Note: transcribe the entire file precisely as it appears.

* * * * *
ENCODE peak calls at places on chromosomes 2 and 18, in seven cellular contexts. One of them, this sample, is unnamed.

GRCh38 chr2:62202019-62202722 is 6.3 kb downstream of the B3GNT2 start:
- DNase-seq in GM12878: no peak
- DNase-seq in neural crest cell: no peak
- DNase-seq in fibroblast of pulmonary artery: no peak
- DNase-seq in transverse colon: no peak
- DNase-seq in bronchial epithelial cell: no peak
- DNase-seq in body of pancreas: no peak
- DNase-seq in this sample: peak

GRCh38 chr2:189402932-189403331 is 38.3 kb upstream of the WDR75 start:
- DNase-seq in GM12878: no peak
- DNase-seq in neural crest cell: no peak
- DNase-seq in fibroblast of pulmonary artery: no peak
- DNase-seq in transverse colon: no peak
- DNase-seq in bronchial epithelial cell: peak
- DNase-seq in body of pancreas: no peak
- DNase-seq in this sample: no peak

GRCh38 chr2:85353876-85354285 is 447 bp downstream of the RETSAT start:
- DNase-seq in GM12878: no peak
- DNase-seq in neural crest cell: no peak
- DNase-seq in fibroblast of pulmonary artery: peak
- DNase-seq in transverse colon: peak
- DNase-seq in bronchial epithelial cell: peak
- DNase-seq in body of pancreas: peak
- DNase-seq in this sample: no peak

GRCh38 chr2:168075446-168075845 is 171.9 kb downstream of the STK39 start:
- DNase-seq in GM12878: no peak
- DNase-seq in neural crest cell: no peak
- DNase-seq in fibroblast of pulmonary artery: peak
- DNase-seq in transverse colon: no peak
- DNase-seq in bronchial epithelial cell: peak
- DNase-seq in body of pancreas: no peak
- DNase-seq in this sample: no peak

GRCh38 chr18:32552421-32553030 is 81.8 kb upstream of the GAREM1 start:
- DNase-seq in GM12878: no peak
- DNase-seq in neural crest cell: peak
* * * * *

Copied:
ENCODE peak calls at places on chromosomes 2 and 18, in seven cellular contexts. One of them, this sample, is unnamed.

GRCh38 chr2:62202019-62202722 is 6.3 kb downstream of the B3GNT2 start:
- DNase-seq in GM12878: no peak
- DNase-seq in neural crest cell: no peak
- DNase-seq in fibroblast of pulmonary artery: no peak
- DNase-seq in transverse colon: no peak
- DNase-seq in bronchial epithelial cell: no peak
- DNase-seq in body of pancreas: no peak
- DNase-seq in this sample: peak

GRCh38 chr2:189402932-189403331 is 38.3 kb upstream of the WDR75 start:
- DNase-seq in GM12878: no peak
- DNase-seq in neural crest cell: no peak
- DNase-seq in fibroblast of pulmonary artery: no peak
- DNase-seq in transverse colon: no peak
- DNase-seq in bronchial epithelial cell: peak
- DNase-seq in body of pancreas: no peak
- DNase-seq in this sample: no peak

GRCh38 chr2:85353876-85354285 is 447 bp downstream of the RETSAT start:
- DNase-seq in GM12878: no peak
- DNase-seq in neural crest cell: no peak
- DNase-seq in fibroblast of pulmonary artery: peak
- DNase-seq in transverse colon: peak
- DNase-seq in bronchial epithelial cell: peak
- DNase-seq in body of pancreas: peak
- DNase-seq in this sample: no peak

GRCh38 chr2:168075446-168075845 is 171.9 kb downstream of the STK39 start:
- DNase-seq in GM12878: no peak
- DNase-seq in neural crest cell: no peak
- DNase-seq in fibroblast of pulmonary artery: peak
- DNase-seq in transverse colon: no peak
- DNase-seq in bronchial epithelial cell: peak
- DNase-seq in body of pancreas: no peak
- DNase-seq in this sample: no peak

GRCh38 chr18:32552421-32553030 is 81.8 kb upstream of the GAREM1 start:
- DNase-seq in GM12878: no peak
- DNase-seq in neural crest cell: peak